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[Guillain-Barré syndrome associated with cytomegalovirus infection after kidney transplantation].

Authors
  • Lloveras, J J
  • Larrue, V
  • Delisle, M B
  • Tack, I
  • Icart, J
  • Dupré, C
  • Ton That, H
  • Durand, D
  • Suc, J M
Type
Published Article
Journal
La Presse Médicale
Publisher
Elsevier
Publication Date
Jun 04, 1994
Volume
23
Issue
21
Pages
976–978
Identifiers
PMID: 7937644
Source
Medline
License
Unknown

Abstract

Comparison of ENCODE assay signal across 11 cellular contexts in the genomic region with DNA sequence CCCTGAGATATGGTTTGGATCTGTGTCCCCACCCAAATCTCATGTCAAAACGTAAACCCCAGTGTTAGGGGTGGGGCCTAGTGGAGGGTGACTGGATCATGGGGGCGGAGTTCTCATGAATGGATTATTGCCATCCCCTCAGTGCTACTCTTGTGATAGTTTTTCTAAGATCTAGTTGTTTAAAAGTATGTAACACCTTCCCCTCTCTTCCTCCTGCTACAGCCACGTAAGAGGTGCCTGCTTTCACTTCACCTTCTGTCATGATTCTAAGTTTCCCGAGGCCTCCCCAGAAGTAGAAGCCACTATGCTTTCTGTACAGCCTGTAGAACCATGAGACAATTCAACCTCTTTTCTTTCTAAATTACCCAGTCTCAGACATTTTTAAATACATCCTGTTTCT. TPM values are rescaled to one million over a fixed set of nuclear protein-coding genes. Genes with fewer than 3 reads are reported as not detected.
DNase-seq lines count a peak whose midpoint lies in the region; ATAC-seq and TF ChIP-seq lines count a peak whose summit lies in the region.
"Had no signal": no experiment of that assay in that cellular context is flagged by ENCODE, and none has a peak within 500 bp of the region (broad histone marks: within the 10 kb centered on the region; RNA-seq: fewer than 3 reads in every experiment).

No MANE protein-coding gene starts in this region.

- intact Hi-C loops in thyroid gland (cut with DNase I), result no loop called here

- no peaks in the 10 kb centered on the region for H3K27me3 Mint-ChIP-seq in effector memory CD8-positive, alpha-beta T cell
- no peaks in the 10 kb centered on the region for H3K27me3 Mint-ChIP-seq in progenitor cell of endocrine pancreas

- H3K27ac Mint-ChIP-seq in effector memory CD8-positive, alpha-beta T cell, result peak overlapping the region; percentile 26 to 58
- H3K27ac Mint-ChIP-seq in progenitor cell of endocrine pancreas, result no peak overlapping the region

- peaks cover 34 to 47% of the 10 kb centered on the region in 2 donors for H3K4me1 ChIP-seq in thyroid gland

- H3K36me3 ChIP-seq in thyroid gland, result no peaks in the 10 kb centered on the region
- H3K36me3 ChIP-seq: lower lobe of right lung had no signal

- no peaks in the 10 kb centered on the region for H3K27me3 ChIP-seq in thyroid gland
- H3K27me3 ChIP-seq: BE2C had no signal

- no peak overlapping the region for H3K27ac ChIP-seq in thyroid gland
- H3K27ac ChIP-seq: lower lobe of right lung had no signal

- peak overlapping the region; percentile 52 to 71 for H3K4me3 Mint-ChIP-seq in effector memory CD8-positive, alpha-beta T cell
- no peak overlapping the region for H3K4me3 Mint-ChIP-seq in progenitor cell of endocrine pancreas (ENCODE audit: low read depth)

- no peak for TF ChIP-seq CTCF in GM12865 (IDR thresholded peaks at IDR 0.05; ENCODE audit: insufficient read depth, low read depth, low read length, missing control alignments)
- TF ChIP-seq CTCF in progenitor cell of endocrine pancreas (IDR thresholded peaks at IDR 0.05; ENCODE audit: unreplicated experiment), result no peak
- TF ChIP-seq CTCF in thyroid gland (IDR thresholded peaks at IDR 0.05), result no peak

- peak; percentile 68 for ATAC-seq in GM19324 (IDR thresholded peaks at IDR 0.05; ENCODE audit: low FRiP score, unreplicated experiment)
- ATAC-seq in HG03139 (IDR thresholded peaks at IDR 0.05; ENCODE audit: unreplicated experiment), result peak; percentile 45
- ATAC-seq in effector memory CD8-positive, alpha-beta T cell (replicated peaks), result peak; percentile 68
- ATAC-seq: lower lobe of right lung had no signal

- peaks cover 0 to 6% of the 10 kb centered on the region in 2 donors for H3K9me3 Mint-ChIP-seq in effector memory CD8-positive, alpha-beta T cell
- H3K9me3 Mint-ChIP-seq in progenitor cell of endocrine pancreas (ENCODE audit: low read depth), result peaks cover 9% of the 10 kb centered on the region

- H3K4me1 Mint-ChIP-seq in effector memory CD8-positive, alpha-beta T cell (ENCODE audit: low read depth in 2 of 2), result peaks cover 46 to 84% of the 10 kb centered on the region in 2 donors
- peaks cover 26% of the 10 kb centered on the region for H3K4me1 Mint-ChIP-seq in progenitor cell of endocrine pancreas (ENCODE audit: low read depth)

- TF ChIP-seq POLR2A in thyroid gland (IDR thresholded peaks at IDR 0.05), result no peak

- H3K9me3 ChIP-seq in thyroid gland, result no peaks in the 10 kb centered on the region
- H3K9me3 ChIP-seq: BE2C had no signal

The Guillain-Barré syndrome associated with cytomegalovirus infection is a recognized entity of unknown pathogenesis. We observed two characteristic cases with acute polyradiculoneuropathy which occurred after renal transplantation. Both patients fulfilled the diagnostic criteria for Guillain-Barré syndrome: tetraparesis with diffuse areflexia and moderate sensorial signs, high protein level in cerebrospinal fluid without cellular reaction, slow or blocked nerve conduction and partial cure after several months delay. In two-thirds of such cases, the syndrome follows an episode of infection. Cytomegalovirus has been recognized as a possible association. The demyelinating polyradiculoneuropathy induced by cytomegalovirus has been reported essentially in immunodepressed patients infected with the human immunodeficiency virus in whom a pathogenic role for cytomegalovirus in peripheral nerves has been suggested. In our two cases, the cytomegalovirus infection occurred before onset of the acute polyradiculoneuropathy. In both cases, specific IgM antibodies and clear IgG positivization occurred before the first signs of neurological impairment even though neither the virus nor specific antibodies could be concomitantly detected in the cerebrospinal fluid. Despite the frequency of cytomegalovirus infections in transplant recipients, to our knowledge, only 9 cases of Guillain-Barré syndrome after transplantation have been reported and the exact mechanism remains to be ascertained. These two cases suggest that the onset of the Guillain-Barré syndrome after renal transplantation was closely related to cytomegalovirus infection. Adequate measures should be taken to quickly diagnose such cases in order to instore rapid treatment for the polyradiculoneuropathy. In addition, this particular situation of post-transplantation onset might help better understand the exact role of cytomegalovirus infection in the Guillain-Barré syndrome.

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